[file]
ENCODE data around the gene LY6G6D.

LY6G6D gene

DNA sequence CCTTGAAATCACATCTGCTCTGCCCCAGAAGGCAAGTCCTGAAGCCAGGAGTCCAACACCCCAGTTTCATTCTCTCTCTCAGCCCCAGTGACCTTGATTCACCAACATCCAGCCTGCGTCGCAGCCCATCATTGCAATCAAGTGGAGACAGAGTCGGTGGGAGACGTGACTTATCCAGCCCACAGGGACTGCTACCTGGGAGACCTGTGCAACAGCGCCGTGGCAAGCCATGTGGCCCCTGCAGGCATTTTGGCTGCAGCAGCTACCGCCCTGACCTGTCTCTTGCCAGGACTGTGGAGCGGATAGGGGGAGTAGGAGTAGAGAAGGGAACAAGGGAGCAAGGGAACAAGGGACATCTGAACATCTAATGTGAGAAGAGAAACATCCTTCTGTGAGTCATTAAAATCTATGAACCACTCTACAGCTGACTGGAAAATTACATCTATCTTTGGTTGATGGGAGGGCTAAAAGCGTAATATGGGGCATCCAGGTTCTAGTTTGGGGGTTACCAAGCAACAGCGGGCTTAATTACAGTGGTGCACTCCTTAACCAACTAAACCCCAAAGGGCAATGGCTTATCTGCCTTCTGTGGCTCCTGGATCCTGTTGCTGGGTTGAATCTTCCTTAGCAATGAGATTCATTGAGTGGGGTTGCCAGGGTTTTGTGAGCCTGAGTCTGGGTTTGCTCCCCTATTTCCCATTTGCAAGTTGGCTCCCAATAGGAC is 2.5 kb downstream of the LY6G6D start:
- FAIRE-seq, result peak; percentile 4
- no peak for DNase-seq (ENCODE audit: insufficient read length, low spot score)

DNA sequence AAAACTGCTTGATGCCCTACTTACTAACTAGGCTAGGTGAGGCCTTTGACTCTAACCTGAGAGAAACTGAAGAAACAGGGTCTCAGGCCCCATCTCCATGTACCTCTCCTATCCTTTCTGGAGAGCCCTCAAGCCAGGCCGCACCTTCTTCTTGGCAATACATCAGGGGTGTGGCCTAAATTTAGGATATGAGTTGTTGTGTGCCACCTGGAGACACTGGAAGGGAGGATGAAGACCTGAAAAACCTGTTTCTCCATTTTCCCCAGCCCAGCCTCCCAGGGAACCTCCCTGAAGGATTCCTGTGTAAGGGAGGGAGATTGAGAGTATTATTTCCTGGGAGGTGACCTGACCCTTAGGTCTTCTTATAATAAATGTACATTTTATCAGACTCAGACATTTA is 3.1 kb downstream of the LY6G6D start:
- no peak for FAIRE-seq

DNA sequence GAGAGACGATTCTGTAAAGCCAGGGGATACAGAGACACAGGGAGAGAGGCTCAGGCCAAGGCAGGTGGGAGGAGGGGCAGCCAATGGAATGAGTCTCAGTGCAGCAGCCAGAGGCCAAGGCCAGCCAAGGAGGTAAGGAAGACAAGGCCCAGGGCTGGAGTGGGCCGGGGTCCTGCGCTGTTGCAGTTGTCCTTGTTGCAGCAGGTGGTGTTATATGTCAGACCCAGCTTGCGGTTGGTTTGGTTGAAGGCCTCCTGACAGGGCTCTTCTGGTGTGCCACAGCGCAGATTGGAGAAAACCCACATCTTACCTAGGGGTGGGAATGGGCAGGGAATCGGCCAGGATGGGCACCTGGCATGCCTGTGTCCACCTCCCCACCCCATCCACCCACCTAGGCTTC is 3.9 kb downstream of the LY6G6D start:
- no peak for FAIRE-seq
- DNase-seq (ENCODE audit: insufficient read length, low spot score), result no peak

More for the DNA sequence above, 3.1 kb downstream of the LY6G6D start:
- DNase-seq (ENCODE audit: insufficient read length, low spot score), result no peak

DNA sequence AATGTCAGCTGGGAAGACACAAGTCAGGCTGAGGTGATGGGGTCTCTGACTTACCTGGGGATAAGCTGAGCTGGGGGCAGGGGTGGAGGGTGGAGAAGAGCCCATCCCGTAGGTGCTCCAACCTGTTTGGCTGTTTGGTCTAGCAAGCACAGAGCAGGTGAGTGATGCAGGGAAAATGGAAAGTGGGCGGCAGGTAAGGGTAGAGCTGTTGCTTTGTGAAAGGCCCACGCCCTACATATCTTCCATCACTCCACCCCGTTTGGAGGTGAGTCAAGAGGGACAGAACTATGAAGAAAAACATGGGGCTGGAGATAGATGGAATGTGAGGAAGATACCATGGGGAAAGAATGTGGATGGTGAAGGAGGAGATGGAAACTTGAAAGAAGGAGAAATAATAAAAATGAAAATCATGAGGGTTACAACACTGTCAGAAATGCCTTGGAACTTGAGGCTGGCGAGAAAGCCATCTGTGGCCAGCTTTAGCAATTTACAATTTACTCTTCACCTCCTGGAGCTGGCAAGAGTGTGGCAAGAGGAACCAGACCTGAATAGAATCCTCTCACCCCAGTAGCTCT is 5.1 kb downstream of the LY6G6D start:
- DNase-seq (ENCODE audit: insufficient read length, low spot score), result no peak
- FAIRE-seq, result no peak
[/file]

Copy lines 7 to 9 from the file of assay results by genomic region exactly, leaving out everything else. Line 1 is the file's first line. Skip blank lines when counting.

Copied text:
- no peak for FAIRE-seq

DNA sequence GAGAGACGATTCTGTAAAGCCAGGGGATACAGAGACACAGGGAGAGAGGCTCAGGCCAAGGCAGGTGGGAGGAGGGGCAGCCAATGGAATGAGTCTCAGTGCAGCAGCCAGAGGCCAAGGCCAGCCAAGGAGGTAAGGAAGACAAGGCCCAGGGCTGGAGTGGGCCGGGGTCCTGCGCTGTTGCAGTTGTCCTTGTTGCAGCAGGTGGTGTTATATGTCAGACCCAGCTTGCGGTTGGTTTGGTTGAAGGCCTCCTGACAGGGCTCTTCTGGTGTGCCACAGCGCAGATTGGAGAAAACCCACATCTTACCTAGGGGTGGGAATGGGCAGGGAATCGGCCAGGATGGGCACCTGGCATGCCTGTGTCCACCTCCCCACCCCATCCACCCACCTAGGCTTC is 3.9 kb downstream of the LY6G6D start:
- no peak for FAIRE-seq